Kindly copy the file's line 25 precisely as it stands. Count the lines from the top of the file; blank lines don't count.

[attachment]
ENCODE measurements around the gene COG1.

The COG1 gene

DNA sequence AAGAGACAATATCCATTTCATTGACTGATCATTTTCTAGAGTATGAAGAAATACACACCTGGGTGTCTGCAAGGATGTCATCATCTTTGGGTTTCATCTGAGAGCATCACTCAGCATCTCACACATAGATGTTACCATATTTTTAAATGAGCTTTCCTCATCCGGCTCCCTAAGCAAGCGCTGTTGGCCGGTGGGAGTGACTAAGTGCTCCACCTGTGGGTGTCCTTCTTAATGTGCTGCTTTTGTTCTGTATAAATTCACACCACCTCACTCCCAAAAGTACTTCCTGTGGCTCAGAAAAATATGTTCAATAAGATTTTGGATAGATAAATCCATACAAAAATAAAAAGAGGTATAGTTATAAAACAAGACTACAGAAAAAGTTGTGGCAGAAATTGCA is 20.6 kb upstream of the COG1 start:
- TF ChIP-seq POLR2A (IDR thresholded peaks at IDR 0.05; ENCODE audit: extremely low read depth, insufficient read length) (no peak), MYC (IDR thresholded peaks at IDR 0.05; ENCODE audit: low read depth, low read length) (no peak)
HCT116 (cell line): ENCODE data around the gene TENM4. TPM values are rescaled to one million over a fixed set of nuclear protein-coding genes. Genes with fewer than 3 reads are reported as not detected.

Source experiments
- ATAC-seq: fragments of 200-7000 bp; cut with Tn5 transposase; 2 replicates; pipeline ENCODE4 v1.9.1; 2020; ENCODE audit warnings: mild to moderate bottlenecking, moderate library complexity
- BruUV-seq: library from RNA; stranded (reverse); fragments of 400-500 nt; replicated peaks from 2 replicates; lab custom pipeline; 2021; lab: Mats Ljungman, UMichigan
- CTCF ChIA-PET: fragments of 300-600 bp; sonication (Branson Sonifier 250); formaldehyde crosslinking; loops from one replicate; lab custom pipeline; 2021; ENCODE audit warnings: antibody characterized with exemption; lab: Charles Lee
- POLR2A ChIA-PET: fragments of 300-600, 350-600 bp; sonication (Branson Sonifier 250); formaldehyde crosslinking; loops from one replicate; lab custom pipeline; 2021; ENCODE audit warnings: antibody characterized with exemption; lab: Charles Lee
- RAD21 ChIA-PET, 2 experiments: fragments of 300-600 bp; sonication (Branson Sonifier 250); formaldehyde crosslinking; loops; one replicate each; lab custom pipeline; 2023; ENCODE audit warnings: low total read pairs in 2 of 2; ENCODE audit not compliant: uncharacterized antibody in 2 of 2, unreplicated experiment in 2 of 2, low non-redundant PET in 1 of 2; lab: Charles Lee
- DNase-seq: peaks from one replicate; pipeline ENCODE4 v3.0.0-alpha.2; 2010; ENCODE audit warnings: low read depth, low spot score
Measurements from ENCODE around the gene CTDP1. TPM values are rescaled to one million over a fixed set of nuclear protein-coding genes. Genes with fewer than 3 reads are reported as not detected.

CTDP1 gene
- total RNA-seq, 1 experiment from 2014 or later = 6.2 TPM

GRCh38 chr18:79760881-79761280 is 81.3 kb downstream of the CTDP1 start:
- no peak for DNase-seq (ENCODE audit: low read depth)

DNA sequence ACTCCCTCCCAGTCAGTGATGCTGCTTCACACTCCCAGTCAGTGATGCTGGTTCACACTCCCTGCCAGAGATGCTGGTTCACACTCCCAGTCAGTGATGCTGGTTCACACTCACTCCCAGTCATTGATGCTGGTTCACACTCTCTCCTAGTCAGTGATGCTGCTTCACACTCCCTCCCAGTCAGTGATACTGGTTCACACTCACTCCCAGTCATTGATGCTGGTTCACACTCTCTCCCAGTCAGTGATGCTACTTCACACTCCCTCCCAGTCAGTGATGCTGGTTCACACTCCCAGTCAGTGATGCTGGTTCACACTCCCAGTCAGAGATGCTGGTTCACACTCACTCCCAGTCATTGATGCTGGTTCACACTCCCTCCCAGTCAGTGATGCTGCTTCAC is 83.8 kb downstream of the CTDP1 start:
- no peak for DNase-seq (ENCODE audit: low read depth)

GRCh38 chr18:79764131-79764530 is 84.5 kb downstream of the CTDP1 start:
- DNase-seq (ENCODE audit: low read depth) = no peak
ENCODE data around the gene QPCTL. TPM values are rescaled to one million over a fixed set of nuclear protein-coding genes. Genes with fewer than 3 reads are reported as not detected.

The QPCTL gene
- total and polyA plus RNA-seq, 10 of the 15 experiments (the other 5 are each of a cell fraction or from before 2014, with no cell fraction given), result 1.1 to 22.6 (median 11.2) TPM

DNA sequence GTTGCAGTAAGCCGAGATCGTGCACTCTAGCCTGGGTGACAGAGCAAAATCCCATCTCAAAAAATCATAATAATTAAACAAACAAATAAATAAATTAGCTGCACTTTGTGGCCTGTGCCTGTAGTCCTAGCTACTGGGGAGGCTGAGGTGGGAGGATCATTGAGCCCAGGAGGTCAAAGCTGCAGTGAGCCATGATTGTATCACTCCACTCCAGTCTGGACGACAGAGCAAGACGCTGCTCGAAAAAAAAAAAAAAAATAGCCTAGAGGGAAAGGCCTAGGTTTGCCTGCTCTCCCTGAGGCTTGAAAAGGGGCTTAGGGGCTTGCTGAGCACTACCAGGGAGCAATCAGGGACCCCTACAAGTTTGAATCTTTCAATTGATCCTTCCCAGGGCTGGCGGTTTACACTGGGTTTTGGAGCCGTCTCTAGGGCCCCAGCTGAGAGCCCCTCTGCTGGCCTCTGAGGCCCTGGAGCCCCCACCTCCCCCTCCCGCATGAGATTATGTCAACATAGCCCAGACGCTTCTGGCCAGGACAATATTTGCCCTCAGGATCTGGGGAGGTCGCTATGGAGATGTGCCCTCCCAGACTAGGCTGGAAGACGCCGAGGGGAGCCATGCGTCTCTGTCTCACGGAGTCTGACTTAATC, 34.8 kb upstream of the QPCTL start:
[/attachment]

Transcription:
DNA sequence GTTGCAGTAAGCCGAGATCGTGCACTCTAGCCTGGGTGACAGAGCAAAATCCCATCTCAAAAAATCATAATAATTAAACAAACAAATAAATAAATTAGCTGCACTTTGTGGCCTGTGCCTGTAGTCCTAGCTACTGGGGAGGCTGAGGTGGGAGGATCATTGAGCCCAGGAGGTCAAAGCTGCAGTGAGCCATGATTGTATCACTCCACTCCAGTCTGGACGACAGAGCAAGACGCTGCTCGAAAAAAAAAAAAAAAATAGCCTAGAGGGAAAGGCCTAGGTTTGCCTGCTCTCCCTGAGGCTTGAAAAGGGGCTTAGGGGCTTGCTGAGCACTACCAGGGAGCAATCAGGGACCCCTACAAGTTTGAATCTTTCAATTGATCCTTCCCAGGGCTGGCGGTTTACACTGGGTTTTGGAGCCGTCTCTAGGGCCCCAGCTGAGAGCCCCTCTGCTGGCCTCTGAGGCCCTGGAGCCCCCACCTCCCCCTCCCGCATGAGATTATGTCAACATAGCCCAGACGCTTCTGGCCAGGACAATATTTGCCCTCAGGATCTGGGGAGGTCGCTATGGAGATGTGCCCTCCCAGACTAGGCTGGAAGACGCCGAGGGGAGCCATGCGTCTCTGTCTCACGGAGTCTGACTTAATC, 34.8 kb upstream of the QPCTL start: